It could be lights out for renewable electricity in Ontario if the province goes ahead with new rules, industry officials say.

The changes jeopardize several wind and solar projects, and is giving investors second thoughts about the province, critics said yesterday.

“They’re not only throwing the baby out with the bathwater; they’re throwing out the entire bathtub,” said Sean Whittaker, of the Ottawa-based Canadian Wind Energy Association.


“It feels like a freeze. Everything has stopped,” said Elizabeth McDonald, head of the Canadian Solar Industries Association, whose members would be hardest hit.

At issue is a program aimed at promoting alternatives to coal and nuclear power.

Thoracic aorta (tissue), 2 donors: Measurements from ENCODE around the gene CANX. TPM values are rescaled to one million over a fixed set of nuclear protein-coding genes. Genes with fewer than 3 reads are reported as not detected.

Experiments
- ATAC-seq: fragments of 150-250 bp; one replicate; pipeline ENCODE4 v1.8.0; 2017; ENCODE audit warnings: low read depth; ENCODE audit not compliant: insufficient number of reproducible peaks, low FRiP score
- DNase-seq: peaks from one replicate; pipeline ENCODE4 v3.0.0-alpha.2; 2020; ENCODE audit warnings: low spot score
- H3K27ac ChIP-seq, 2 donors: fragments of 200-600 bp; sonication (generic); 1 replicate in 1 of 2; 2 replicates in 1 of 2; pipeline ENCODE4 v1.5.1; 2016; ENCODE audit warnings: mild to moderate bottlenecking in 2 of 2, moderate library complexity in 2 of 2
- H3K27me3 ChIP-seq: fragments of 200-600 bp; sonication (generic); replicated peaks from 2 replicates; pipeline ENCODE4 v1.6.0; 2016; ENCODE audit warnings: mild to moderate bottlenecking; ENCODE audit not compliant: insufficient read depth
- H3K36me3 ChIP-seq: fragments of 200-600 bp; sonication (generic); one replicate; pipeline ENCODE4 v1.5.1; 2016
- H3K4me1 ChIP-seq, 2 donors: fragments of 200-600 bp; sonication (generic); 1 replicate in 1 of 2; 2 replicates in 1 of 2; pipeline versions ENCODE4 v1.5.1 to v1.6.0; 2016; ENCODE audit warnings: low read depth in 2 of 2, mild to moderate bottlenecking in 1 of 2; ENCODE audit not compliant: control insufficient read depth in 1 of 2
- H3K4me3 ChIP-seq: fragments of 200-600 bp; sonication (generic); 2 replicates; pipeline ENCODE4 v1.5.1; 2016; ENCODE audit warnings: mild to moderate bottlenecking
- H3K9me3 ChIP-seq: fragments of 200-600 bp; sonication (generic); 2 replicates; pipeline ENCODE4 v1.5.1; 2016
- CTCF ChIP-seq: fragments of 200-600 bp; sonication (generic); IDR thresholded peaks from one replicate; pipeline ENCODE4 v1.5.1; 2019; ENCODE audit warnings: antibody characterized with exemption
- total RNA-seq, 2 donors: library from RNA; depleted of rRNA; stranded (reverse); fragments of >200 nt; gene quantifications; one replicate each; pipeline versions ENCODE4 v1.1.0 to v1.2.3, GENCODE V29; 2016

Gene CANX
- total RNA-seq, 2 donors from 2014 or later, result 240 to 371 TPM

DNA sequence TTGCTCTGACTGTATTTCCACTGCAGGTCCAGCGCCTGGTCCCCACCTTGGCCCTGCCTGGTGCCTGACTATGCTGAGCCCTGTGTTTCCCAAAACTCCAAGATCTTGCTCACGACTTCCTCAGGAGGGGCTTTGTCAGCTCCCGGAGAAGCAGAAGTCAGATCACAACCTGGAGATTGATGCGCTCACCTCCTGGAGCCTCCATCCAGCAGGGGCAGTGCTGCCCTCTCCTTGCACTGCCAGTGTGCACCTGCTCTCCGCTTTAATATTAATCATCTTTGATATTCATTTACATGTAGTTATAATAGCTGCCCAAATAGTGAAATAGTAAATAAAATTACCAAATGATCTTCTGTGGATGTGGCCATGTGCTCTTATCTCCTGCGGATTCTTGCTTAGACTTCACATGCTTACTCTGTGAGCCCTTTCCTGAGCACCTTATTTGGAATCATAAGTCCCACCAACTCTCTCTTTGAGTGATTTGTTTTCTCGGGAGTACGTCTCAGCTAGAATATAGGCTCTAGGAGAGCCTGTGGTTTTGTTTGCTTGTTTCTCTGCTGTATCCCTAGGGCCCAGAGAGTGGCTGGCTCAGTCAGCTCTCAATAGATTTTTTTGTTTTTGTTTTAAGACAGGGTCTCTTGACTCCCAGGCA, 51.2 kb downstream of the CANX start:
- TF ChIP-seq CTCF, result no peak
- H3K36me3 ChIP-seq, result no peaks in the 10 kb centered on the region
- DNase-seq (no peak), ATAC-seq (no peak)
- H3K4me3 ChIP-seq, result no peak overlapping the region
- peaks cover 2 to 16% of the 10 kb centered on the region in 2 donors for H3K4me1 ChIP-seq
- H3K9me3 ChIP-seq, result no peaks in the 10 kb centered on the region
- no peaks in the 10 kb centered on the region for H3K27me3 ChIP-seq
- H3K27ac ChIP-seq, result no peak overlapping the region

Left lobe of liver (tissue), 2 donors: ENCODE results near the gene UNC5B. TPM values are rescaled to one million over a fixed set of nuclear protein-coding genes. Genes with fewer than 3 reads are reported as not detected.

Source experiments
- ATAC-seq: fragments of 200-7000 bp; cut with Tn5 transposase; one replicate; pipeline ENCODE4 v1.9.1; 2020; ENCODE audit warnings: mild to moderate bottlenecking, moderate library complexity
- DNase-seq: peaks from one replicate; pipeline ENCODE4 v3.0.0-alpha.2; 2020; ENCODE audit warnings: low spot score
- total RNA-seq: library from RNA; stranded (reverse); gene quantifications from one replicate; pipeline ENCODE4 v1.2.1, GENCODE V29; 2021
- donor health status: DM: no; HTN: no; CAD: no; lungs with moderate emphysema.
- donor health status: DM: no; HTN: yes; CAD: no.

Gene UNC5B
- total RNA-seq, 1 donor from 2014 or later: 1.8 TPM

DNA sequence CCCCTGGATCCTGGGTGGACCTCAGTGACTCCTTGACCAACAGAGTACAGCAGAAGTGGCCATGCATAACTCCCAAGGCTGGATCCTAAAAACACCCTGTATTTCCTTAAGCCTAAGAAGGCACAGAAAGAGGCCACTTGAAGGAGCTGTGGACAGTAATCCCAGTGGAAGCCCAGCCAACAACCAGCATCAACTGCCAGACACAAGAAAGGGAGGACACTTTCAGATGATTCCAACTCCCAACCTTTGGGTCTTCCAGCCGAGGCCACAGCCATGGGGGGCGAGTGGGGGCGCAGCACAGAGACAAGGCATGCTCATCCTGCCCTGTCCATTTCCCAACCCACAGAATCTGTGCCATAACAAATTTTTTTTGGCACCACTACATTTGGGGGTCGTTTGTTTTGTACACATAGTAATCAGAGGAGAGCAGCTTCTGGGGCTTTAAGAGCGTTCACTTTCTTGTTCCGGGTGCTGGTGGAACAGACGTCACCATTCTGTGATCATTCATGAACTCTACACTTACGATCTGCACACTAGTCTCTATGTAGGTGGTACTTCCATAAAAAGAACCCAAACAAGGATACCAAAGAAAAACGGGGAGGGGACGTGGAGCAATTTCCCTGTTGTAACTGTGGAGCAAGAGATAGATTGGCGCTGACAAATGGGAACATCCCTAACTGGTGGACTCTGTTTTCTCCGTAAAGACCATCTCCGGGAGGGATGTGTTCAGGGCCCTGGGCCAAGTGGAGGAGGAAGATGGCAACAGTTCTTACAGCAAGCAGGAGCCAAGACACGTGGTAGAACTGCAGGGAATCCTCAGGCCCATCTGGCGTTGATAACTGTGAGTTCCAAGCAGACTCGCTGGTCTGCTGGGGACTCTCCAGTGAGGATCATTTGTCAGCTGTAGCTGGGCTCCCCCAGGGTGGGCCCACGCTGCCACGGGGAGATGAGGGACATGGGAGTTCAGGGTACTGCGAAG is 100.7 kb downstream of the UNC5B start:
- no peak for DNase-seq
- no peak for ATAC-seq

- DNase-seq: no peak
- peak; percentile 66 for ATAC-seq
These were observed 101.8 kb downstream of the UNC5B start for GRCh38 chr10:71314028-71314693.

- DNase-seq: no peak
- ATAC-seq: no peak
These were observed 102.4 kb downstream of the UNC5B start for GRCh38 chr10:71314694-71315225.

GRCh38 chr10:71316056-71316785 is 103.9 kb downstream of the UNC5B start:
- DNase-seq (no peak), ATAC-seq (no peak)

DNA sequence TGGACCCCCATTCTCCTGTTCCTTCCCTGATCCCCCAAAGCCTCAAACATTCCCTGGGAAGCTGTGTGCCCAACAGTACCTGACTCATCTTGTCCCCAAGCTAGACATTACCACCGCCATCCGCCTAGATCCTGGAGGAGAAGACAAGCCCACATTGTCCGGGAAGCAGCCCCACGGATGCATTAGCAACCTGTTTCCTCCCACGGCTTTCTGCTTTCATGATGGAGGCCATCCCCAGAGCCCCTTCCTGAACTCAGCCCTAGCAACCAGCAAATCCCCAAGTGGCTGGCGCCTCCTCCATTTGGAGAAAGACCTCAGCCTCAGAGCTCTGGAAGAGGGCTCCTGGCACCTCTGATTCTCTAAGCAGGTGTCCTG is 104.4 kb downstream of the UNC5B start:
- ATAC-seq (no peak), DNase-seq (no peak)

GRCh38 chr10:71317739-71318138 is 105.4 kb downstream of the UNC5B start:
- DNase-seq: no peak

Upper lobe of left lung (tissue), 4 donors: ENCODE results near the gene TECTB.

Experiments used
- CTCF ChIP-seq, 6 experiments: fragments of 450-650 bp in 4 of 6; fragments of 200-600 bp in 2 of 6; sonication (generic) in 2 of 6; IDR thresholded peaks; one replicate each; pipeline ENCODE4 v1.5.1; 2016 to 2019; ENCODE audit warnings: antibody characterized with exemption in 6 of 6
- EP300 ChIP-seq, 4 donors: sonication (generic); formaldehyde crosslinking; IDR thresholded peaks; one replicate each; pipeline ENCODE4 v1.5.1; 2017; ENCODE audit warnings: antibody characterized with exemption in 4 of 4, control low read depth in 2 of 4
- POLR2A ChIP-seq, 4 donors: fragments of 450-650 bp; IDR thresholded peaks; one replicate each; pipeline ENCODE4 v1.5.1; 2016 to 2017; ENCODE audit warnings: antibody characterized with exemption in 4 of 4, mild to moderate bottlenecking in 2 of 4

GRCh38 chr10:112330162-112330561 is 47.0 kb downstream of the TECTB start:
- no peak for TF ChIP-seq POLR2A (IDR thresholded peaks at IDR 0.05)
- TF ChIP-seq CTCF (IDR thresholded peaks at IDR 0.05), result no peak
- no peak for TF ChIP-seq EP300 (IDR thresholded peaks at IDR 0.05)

The “standard offer” pays a guaranteed premium for renewable electricity that’s at least double what conventional sources receive: Solar generations get 42 cents a kilowatt-hour; the rest, 11 cents.

In a mid-May conference call, the Ontario Power Authority told the industry that it was limiting the size of projects that qualify.

Firms will be allowed to channel no more than 10 megawatts through any transformer station, and to have no more than 50 megawatts of capacity under development in the province at any time.

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